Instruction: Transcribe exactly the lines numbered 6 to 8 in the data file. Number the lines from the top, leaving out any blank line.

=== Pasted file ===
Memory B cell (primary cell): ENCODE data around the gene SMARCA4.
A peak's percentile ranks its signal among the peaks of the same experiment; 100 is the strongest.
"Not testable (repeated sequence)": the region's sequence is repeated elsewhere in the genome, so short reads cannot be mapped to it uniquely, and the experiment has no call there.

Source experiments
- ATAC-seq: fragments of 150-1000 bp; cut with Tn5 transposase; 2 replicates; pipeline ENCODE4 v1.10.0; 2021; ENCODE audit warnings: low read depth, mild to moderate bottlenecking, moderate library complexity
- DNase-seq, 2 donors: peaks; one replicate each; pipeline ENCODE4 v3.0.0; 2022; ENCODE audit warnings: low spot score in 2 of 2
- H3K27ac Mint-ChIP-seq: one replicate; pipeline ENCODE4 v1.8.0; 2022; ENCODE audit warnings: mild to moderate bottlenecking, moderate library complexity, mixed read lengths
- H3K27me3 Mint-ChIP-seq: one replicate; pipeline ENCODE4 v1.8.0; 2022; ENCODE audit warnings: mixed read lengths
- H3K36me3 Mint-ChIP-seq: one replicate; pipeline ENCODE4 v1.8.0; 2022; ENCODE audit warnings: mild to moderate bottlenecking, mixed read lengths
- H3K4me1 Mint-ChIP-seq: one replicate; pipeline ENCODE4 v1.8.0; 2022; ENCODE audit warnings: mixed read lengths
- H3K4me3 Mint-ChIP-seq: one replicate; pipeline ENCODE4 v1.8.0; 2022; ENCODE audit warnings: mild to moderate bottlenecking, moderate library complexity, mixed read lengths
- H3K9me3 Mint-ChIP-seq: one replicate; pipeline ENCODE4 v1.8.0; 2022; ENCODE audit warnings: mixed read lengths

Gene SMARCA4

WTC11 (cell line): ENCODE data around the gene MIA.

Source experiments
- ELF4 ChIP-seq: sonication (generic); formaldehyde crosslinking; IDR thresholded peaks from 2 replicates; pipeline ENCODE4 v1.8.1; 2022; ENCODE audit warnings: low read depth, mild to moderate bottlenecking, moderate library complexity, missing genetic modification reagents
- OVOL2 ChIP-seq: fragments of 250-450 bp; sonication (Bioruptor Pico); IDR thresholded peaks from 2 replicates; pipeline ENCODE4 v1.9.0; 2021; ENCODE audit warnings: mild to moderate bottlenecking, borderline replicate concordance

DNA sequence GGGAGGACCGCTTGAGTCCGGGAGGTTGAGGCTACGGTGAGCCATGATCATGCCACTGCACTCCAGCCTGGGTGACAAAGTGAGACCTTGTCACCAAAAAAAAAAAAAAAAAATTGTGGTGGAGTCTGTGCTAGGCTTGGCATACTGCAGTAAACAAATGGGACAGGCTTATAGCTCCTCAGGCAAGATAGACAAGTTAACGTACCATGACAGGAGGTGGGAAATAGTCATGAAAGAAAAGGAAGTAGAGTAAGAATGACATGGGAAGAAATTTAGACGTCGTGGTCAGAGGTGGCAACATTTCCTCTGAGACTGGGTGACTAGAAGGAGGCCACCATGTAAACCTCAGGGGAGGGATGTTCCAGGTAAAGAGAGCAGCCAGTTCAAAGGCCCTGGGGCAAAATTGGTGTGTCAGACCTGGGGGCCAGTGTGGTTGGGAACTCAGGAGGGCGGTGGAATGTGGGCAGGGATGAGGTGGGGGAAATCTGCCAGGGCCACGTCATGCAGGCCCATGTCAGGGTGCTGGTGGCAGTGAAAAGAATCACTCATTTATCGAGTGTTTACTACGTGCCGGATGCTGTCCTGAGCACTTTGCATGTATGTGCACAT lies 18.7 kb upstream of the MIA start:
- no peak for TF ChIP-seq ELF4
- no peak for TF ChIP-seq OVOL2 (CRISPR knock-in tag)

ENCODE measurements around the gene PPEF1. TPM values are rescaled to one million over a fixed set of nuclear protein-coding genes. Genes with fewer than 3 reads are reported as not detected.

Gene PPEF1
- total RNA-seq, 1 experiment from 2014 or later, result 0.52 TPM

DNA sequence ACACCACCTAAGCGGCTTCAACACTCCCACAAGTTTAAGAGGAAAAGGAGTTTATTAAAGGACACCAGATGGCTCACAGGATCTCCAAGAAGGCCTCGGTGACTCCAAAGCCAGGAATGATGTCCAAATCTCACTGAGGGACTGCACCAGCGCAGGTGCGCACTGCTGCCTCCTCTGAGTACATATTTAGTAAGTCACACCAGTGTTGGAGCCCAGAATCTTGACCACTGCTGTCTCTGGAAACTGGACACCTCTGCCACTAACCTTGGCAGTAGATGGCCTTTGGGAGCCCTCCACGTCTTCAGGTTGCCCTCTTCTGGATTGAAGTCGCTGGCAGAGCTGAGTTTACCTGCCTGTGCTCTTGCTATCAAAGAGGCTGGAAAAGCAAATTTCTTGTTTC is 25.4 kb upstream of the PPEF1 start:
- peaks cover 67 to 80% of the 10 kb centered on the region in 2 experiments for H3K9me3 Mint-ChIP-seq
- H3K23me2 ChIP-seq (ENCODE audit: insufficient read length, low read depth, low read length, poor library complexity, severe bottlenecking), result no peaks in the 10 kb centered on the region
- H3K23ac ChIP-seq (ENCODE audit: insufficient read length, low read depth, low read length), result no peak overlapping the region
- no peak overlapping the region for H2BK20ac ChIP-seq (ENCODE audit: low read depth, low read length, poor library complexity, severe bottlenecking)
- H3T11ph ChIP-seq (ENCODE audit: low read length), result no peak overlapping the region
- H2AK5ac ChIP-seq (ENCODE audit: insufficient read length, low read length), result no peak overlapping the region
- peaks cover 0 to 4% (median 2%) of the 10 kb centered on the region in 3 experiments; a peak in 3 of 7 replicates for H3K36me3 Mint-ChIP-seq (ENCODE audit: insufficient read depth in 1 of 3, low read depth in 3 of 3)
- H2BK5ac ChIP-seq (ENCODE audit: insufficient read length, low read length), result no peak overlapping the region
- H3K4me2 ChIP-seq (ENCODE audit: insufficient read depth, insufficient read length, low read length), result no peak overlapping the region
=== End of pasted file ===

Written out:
- DNase-seq, 2 donors: peaks; one replicate each; pipeline ENCODE4 v3.0.0; 2022; ENCODE audit warnings: low spot score in 2 of 2
- H3K27ac Mint-ChIP-seq: one replicate; pipeline ENCODE4 v1.8.0; 2022; ENCODE audit warnings: mild to moderate bottlenecking, moderate library complexity, mixed read lengths
- H3K27me3 Mint-ChIP-seq: one replicate; pipeline ENCODE4 v1.8.0; 2022; ENCODE audit warnings: mixed read lengths